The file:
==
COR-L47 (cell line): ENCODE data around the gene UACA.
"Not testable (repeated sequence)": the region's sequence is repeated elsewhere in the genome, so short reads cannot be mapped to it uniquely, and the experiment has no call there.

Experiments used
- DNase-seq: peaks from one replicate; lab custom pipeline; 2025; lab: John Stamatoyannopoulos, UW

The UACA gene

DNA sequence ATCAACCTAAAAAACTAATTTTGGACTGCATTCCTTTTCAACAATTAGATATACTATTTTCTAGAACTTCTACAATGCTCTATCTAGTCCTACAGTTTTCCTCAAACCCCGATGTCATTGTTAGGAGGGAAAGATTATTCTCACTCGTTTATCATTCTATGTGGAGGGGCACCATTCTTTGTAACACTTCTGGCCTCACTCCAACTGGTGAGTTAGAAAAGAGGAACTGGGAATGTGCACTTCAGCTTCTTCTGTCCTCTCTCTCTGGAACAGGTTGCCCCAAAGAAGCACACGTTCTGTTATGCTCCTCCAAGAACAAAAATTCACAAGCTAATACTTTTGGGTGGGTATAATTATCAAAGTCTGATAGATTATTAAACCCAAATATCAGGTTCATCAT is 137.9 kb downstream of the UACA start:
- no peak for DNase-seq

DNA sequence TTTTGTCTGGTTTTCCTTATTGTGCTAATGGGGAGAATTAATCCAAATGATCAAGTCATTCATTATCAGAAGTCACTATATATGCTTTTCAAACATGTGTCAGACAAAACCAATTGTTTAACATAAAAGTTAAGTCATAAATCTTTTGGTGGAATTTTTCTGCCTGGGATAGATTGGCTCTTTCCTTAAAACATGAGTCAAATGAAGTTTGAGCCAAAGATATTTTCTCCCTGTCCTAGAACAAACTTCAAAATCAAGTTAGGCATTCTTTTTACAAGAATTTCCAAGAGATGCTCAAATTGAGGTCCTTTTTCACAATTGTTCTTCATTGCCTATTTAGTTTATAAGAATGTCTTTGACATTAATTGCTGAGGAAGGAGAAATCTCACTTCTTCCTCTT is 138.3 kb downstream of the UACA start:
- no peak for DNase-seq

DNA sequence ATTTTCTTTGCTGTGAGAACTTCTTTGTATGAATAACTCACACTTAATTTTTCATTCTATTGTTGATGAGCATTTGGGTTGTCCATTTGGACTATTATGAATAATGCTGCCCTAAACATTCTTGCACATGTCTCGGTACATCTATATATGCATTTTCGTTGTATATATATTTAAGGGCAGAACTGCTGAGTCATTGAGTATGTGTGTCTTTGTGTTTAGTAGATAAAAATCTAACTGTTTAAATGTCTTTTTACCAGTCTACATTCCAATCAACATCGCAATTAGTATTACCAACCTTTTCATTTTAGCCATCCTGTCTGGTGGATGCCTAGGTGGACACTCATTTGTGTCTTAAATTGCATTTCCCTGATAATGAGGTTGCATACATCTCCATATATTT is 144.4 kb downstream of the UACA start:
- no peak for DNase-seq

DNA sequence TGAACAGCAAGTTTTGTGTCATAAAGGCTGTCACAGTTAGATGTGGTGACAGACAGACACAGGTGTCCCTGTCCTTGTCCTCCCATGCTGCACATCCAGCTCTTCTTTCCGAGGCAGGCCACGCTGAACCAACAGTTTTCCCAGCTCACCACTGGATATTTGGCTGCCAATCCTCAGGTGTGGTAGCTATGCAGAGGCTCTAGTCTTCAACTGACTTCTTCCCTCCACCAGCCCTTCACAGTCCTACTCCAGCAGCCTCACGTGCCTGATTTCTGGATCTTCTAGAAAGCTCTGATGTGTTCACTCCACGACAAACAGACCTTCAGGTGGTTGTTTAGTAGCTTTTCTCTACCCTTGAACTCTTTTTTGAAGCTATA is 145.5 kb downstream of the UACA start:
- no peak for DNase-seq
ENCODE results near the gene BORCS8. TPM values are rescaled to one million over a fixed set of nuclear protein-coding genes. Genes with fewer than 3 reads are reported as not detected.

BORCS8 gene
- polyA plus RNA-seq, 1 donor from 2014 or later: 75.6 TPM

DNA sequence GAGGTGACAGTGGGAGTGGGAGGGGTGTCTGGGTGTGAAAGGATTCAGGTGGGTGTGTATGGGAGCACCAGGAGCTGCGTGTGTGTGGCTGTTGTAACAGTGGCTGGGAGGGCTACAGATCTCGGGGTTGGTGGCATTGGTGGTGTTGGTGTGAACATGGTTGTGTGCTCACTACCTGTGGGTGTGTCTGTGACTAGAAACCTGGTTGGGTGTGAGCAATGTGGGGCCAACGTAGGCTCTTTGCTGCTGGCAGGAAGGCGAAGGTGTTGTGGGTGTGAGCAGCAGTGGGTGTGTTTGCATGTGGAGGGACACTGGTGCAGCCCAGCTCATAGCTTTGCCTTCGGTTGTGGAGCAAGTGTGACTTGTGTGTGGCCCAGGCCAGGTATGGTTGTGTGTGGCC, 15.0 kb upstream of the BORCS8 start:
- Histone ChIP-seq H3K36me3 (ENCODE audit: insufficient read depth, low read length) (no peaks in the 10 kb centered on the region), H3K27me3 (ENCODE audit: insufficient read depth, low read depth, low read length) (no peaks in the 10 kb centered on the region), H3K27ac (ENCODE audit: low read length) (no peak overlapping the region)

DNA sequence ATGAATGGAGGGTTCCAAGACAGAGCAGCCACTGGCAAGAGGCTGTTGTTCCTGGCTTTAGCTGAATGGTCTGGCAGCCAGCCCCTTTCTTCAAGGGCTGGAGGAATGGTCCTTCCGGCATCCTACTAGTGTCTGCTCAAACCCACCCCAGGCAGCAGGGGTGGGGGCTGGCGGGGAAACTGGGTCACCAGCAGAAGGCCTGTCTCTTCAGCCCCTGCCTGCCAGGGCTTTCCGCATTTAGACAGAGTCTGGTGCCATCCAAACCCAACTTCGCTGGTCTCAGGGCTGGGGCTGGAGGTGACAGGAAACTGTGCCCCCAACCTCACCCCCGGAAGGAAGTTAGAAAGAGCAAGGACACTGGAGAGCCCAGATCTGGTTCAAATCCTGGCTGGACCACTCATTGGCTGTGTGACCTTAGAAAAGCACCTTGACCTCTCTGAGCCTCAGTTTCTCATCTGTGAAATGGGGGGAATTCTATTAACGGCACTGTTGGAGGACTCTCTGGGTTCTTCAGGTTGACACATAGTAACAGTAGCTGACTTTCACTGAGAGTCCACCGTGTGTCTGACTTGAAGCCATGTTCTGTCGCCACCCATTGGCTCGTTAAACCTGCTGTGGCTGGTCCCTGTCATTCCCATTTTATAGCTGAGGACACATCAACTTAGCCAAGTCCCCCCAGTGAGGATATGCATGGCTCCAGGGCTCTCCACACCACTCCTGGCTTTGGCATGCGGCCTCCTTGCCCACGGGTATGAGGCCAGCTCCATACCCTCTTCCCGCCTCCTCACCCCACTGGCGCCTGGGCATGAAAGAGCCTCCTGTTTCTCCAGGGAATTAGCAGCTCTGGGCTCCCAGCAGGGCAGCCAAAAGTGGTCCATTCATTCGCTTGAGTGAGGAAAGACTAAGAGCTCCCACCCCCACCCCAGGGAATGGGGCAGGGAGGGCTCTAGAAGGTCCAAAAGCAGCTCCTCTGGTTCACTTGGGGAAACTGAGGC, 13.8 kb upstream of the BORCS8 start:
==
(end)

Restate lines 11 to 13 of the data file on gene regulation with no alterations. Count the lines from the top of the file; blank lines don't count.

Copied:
- no peak for DNase-seq

DNA sequence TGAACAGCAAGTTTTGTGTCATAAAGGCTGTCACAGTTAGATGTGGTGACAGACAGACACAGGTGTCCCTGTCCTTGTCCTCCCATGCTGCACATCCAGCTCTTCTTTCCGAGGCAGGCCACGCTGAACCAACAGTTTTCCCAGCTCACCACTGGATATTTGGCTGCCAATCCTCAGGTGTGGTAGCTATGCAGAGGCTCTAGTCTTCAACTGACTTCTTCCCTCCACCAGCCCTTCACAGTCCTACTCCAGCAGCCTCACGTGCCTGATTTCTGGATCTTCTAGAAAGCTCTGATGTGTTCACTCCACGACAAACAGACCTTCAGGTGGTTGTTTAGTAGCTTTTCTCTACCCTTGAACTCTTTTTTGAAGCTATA is 145.5 kb downstream of the UACA start:
- no peak for DNase-seq